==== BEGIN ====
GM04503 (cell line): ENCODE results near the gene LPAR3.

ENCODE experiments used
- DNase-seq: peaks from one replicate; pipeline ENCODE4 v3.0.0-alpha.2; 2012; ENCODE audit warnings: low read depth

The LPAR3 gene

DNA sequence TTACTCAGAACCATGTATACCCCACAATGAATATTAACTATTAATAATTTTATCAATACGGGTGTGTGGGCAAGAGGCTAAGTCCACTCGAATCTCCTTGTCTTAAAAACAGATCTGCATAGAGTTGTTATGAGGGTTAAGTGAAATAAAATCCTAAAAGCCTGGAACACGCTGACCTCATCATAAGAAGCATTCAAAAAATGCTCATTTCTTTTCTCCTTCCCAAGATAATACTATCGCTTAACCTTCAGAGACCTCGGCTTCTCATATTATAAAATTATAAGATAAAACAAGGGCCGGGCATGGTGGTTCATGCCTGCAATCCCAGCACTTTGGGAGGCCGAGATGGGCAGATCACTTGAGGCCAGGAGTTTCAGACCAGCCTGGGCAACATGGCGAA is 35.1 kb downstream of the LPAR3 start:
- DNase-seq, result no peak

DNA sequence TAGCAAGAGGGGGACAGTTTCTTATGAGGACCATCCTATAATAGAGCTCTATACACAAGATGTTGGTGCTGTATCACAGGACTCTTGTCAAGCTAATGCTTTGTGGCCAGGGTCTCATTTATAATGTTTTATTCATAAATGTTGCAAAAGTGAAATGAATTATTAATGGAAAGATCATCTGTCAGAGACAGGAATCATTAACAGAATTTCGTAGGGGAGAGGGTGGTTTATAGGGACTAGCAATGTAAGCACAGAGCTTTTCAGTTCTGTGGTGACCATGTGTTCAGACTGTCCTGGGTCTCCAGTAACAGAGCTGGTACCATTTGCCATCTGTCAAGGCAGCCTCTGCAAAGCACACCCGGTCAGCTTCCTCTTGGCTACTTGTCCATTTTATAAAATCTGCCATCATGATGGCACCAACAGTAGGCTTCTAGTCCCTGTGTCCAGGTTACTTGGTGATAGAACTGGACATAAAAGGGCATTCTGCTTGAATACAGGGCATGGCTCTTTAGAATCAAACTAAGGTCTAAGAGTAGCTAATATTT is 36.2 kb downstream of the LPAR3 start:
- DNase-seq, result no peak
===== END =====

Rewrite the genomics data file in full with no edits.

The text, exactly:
GM04503 (cell line): ENCODE results near the gene LPAR3.

ENCODE experiments used
- DNase-seq: peaks from one replicate; pipeline ENCODE4 v3.0.0-alpha.2; 2012; ENCODE audit warnings: low read depth

The LPAR3 gene

DNA sequence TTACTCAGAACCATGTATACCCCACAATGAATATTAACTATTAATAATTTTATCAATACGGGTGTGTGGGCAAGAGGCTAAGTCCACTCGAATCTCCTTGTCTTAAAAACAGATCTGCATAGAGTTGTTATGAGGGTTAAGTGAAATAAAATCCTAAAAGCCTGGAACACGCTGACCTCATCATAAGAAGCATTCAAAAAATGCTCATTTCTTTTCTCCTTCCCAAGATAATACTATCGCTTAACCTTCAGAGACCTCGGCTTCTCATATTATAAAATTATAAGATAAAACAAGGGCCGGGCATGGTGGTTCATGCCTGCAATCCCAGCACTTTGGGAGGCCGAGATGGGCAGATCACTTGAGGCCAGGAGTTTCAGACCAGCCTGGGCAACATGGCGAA is 35.1 kb downstream of the LPAR3 start:
- DNase-seq, result no peak

DNA sequence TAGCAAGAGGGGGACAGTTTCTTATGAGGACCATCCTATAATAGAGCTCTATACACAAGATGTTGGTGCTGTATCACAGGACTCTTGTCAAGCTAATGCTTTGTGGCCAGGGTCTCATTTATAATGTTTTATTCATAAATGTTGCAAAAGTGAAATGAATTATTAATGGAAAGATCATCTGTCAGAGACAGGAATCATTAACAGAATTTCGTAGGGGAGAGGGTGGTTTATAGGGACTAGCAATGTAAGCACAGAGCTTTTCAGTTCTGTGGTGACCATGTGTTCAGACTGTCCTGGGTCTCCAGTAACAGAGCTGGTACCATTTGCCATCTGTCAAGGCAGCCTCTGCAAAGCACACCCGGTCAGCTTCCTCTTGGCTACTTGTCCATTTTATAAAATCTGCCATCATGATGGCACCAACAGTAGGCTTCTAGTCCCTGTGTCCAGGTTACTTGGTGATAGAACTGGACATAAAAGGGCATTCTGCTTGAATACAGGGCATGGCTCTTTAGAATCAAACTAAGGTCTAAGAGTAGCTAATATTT is 36.2 kb downstream of the LPAR3 start:
- DNase-seq, result no peak